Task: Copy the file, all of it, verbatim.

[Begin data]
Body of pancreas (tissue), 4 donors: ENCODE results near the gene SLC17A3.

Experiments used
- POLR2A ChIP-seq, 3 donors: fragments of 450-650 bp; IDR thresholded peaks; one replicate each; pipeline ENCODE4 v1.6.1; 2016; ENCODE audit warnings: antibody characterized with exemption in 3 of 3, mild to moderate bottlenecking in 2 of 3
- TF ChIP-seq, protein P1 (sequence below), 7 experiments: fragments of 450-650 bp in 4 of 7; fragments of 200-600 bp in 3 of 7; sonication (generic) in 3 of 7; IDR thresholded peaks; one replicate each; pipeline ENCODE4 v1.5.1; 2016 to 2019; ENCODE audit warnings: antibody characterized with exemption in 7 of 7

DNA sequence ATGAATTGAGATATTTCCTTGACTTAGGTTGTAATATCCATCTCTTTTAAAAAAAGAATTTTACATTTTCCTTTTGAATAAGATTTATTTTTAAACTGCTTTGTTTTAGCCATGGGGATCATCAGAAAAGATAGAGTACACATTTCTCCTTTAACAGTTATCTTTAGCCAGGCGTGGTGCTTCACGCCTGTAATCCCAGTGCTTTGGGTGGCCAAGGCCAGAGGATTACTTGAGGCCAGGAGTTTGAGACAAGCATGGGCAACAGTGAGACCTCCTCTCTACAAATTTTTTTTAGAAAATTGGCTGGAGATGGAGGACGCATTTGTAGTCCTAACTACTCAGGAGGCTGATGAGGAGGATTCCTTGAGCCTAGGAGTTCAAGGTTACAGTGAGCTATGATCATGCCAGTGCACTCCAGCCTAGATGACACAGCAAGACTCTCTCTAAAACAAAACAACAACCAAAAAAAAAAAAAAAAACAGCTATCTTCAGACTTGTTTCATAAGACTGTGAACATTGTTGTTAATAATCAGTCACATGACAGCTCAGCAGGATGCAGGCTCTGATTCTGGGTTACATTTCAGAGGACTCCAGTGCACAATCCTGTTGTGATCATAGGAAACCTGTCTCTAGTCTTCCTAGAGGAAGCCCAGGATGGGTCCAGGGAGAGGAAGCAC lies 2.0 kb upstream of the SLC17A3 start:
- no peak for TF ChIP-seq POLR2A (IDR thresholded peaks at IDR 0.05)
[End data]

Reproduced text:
Body of pancreas (tissue), 4 donors: ENCODE results near the gene SLC17A3.

Experiments used
- POLR2A ChIP-seq, 3 donors: fragments of 450-650 bp; IDR thresholded peaks; one replicate each; pipeline ENCODE4 v1.6.1; 2016; ENCODE audit warnings: antibody characterized with exemption in 3 of 3, mild to moderate bottlenecking in 2 of 3
- TF ChIP-seq, protein P1 (sequence below), 7 experiments: fragments of 450-650 bp in 4 of 7; fragments of 200-600 bp in 3 of 7; sonication (generic) in 3 of 7; IDR thresholded peaks; one replicate each; pipeline ENCODE4 v1.5.1; 2016 to 2019; ENCODE audit warnings: antibody characterized with exemption in 7 of 7

DNA sequence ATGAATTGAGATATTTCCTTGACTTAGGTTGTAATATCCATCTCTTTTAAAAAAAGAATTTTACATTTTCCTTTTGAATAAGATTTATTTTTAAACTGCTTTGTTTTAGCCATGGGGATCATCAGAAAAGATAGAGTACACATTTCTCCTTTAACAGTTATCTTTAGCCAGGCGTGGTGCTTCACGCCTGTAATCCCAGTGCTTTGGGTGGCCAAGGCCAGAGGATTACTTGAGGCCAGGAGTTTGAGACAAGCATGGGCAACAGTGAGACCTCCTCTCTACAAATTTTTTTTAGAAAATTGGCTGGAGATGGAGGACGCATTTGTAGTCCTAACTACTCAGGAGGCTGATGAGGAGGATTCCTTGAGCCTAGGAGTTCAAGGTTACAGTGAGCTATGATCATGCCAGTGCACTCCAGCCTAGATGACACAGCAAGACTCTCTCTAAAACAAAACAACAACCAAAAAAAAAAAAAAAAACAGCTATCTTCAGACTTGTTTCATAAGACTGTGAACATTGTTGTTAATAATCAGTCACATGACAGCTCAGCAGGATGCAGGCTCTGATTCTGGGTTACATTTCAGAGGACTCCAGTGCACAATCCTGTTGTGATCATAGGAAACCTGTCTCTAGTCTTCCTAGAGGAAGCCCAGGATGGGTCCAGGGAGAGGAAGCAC lies 2.0 kb upstream of the SLC17A3 start:
- no peak for TF ChIP-seq POLR2A (IDR thresholded peaks at IDR 0.05)